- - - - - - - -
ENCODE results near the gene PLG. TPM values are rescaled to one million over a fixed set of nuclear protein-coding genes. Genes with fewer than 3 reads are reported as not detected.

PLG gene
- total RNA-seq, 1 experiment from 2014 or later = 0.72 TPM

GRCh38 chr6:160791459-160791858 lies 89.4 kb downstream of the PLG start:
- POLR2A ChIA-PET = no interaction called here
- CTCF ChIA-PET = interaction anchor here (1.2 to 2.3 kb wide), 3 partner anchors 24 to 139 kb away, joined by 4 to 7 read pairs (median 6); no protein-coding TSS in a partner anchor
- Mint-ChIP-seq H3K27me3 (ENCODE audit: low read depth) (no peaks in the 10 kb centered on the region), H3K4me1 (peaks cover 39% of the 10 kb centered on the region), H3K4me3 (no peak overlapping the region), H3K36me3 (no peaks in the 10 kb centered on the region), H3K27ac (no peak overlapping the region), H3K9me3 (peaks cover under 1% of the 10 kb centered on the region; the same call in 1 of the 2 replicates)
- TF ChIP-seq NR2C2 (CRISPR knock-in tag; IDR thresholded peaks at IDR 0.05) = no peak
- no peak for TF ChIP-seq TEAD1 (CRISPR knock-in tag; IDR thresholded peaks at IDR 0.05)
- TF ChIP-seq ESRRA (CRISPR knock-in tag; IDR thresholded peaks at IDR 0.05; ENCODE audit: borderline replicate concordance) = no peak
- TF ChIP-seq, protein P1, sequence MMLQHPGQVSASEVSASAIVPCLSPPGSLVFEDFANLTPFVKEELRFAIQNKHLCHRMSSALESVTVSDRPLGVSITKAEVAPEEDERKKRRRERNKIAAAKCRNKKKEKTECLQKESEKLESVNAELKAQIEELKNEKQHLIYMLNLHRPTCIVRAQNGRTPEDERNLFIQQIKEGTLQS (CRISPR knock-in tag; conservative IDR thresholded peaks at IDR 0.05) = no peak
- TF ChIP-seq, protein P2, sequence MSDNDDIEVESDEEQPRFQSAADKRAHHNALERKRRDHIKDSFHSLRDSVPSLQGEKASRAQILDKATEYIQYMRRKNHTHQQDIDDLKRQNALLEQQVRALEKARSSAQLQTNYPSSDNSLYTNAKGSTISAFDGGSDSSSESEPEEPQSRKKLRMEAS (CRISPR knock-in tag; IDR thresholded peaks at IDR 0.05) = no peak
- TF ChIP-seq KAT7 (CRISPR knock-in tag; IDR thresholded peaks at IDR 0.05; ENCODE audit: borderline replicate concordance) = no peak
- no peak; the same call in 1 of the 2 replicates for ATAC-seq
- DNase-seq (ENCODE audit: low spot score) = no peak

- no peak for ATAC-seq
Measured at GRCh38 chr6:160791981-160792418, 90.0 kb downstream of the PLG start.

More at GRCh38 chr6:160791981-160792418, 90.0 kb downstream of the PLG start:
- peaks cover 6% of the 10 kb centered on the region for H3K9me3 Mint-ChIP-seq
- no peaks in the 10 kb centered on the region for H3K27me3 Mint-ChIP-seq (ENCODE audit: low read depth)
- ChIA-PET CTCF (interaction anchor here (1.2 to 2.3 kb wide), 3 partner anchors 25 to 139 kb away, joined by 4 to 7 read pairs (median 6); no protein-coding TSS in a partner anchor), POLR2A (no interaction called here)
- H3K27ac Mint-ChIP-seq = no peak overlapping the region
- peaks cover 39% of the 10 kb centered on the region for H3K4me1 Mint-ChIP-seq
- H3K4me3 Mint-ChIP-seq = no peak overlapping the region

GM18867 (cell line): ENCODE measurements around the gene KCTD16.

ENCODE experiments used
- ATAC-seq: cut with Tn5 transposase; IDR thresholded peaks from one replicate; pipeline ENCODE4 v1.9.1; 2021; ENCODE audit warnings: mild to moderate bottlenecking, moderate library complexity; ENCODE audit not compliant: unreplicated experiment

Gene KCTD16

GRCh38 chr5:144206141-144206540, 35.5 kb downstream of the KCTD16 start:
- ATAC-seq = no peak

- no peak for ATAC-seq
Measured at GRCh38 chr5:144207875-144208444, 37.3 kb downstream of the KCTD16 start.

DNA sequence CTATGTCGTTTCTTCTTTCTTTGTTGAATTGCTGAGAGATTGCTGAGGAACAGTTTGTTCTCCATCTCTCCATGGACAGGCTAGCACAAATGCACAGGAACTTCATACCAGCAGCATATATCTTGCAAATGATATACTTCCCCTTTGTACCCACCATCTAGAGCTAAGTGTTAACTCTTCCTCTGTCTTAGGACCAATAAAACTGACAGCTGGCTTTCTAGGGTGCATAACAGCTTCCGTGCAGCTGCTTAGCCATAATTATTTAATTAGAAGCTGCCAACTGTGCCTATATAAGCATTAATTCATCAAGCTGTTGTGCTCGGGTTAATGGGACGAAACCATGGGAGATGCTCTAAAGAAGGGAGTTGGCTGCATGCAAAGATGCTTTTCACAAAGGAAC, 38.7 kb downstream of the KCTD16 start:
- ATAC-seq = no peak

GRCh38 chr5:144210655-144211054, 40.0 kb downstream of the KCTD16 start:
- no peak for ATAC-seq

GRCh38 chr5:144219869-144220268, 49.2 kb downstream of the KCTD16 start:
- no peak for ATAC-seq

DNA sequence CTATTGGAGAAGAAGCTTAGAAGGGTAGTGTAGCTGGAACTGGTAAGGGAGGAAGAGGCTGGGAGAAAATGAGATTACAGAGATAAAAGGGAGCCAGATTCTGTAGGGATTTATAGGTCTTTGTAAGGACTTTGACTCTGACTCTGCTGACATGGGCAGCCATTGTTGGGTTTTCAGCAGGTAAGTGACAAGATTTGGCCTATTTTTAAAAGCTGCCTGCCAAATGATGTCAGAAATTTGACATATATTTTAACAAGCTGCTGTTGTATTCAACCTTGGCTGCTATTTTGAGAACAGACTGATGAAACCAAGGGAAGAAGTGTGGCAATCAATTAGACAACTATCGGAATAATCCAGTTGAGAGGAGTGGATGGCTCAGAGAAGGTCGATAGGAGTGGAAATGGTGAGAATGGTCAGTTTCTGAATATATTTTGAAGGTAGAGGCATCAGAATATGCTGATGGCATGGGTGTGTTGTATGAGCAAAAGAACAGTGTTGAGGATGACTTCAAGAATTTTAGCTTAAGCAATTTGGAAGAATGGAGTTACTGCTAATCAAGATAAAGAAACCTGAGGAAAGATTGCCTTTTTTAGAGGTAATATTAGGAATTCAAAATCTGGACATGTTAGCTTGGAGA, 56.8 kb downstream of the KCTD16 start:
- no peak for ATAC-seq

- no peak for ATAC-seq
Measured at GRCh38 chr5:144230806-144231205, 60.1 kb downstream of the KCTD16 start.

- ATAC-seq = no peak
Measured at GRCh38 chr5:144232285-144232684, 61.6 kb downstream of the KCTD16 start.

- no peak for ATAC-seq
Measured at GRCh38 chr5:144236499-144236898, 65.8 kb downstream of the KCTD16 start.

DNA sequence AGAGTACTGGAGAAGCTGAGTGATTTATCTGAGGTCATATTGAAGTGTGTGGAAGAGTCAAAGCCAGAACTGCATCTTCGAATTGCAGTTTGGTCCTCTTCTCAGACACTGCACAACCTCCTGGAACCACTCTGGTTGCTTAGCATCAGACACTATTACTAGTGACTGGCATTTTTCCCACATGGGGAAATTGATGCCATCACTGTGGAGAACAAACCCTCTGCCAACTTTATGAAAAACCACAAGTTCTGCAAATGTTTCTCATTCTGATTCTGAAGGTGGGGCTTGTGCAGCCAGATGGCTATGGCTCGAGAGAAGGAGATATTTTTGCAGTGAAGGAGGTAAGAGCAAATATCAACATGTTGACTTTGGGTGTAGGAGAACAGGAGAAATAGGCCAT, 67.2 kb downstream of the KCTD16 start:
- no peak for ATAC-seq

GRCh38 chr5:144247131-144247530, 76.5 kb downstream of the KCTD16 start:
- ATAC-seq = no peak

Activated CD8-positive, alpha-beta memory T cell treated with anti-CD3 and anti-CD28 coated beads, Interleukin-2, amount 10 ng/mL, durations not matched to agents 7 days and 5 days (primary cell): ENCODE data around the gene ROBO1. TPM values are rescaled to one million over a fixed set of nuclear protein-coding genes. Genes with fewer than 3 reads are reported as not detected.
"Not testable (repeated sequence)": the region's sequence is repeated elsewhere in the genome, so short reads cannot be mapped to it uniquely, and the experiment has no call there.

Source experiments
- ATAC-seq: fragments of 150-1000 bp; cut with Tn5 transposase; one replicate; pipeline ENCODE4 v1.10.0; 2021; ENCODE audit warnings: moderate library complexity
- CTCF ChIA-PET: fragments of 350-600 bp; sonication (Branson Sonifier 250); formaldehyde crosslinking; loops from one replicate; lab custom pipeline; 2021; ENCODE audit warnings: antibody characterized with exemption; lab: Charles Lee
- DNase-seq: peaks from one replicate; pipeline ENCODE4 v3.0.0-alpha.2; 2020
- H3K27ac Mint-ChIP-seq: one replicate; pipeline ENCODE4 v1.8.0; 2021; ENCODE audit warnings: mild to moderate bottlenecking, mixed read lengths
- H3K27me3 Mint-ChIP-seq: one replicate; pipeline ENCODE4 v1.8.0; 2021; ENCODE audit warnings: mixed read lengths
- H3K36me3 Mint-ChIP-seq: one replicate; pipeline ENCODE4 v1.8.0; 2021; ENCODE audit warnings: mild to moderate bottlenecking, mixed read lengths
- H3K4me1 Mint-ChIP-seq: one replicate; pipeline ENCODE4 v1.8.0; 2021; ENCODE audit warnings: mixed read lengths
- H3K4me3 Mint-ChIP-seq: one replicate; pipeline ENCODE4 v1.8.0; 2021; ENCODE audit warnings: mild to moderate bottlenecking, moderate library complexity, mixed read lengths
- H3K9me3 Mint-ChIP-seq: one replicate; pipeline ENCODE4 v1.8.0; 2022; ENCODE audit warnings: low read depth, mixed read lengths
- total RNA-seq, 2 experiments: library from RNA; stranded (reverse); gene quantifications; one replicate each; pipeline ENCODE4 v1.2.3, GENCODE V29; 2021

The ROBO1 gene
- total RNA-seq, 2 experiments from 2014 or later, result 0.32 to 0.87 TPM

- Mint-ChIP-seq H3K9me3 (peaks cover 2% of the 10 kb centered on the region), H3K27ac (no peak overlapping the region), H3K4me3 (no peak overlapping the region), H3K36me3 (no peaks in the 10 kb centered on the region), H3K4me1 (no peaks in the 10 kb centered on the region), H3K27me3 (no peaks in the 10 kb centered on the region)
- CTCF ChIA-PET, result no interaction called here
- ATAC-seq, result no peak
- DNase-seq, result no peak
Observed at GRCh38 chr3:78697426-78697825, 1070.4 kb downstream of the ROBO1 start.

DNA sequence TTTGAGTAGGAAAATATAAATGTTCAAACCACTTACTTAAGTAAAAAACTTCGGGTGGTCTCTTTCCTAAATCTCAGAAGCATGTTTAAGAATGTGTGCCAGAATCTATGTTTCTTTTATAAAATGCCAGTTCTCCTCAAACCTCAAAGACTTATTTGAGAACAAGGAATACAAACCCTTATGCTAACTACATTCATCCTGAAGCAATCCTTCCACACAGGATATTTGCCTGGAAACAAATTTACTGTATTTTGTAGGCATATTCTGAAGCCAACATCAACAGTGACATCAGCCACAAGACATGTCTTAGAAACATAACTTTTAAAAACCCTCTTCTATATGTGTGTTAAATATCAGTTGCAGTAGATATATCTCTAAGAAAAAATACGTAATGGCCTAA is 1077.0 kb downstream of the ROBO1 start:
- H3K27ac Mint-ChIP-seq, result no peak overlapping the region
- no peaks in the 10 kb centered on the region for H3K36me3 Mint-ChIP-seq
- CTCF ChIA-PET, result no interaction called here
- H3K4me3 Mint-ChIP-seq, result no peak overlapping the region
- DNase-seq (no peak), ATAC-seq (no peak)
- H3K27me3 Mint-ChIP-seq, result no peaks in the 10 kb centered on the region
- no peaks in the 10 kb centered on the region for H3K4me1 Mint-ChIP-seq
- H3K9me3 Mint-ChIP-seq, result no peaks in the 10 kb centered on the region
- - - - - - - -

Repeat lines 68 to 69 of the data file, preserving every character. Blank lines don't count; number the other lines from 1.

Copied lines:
- ATAC-seq, result no peak
- DNase-seq, result no peak